But it is also for exactly this reason, that so many feel hopeless and cynical and totally overworked, that there’s going to be a fight ahead. If not now, then later, and I encourage and endorse that fight. It’s not a fight about the structure of organizations or new forms of management, per se, but instead proof that in fact generative organizations can transform business culture. Proof that this shift is not a game, not a PR ploy, not a program, but a fundamental return to core values that support rather than erode society, that literally can save the earth rather than doom us to a more or less apocalyptic view of what happens next for the race, of how our children will be harmed over time and will suffer for our sins.
There’s a fight ahead for the human spirit, for liberation, and you and I are part of it. What we do is important. I believe that fight will be as crucial and close to the bone as, say, the Civil Rights Movement of the sixties and its continuing legacies. Maybe the physical beatings and lynchings won’t be as prominent as the economic ones, but they will be just as real. I’m not convinced we need to totally give up on capitalist principles or even hierarchy (as if we could), so much as we need to find and begin to stand up for something like our own truthful and generative leadership — a leadership deeply based on:
â€¢ Our commitment to the value of what we do above and beyond simply being better, richer, more powerful, more successful than somebody else
â€¢ Our ideals and visions for what a good and ethical organization really can be
â€¢ Our sense of ownership for the future — what we do today even in small ways has enormous impacts over time
â€¢ Our application of heroic values (the ones we see so clearly in the midst of crisis) to the creation of truly good companies
â€¢ Our willingness to engage everyone in the open, inclusive forums that are able to break down the barriers we have historically erected to protect authority but which undermine real, collective leadership
â€¢ Our willingness to create value through partnership and collaboration and true community, not siloing people and pitting people against one another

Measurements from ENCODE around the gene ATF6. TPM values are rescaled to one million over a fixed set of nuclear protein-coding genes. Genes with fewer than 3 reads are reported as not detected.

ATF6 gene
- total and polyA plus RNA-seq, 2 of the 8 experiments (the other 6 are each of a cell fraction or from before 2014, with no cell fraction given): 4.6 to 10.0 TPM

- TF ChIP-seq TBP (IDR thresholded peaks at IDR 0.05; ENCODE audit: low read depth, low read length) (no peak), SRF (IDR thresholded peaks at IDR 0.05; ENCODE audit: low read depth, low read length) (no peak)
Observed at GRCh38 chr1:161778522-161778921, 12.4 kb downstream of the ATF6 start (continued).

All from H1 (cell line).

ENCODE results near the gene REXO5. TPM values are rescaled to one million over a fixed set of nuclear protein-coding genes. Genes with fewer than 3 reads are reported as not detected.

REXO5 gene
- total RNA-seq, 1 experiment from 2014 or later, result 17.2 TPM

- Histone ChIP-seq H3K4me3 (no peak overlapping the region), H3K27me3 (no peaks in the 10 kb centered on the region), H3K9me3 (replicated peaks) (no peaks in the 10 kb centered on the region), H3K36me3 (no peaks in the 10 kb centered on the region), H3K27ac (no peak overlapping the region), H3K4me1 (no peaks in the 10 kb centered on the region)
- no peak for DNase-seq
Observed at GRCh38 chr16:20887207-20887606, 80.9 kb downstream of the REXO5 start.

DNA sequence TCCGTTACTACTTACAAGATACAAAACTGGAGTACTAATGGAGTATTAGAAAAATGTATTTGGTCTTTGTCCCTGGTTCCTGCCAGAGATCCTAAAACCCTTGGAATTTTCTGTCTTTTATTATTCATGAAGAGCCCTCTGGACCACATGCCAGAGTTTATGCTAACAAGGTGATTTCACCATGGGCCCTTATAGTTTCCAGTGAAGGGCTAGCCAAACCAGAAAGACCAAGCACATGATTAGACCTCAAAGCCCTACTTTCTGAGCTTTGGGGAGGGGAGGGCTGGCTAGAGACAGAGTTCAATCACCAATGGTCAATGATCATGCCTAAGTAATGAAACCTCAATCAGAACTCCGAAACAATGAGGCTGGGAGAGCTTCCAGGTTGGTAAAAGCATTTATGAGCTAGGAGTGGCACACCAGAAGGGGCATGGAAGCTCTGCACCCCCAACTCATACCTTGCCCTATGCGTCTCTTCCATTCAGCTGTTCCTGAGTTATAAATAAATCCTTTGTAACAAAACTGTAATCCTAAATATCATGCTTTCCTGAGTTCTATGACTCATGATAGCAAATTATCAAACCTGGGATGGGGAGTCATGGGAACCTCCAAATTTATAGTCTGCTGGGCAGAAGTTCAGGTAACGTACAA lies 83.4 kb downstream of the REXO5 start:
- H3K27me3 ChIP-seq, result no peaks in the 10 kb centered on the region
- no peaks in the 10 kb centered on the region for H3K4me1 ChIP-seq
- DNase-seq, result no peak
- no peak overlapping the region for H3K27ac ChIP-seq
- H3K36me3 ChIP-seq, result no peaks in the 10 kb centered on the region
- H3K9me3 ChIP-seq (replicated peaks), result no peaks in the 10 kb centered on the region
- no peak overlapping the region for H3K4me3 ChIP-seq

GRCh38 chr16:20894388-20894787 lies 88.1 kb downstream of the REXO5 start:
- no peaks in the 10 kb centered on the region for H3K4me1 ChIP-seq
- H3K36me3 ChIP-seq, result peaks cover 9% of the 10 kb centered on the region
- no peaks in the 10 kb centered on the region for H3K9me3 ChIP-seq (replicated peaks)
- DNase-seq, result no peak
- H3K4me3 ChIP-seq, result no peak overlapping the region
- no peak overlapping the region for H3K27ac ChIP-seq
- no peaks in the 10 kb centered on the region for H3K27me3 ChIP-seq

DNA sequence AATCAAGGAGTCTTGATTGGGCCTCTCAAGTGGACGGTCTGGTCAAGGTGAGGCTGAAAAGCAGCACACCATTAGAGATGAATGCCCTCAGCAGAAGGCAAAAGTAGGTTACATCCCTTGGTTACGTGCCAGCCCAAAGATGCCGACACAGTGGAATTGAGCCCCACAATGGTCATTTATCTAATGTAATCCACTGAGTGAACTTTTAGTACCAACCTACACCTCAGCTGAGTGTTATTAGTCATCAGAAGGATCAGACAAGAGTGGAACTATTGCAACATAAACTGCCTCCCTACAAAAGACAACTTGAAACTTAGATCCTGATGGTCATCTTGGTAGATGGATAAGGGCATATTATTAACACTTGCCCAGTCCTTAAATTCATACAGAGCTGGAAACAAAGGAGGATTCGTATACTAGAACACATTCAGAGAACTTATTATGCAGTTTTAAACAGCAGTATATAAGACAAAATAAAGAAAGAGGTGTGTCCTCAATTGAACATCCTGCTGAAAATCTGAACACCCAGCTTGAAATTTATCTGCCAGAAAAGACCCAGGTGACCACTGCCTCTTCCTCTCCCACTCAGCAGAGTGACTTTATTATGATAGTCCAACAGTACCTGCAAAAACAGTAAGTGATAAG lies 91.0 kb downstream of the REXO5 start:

â€¢ Our willingness to sacrifice — as so many have done in the quest for true equality, true opportunity, rather than the endorsement of a private, competitive quest for privilege.
To activate this kind of leadership is going to be our work. It does mean managing by truth, by openness, by love, by doing the right thing — leadership as a community, not as a commodity. It will hurt. People will likely get fired or worse for wanting it or simply for trying to achieve it. But it represents at its core a kind of human affirmation that we actually know pretty well in our own hearts and cannot deny. Not the affirmation that we’re best, we’re most successful. Most powerful. Not the affirmation that our job was to make a lot of money and we did — yahoo, aren’t we great. Not the affirmation that “I got mine” because, afterall, I’m better and the world is going to hell in a handbasket and I need protection and safety. Not that we won and now we get the spoils of that war, pretending that a personal middle class existence is still possible. But the affirmation that we took back the power to actually help make the world a better place for all people, that we lived the principles upon which a society, not just a profit and power making machine, is based. That we suffered for it, and found it, and we left a legacy.
In this, the urge toward civilization, self-sufficiency, and genuine care for the human race has always been a thoroughly, spiritually courageous act.
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The Arc Workshop
On May 14–15, I will be facilitating The Arc workshop in Seattle — an example of long-term leadership self-discovery. The cost for this small group workshop is $500. For more information please download the full brochure by clicking the image below. If you are interested or would just like to talk about the workshop, please get in touch!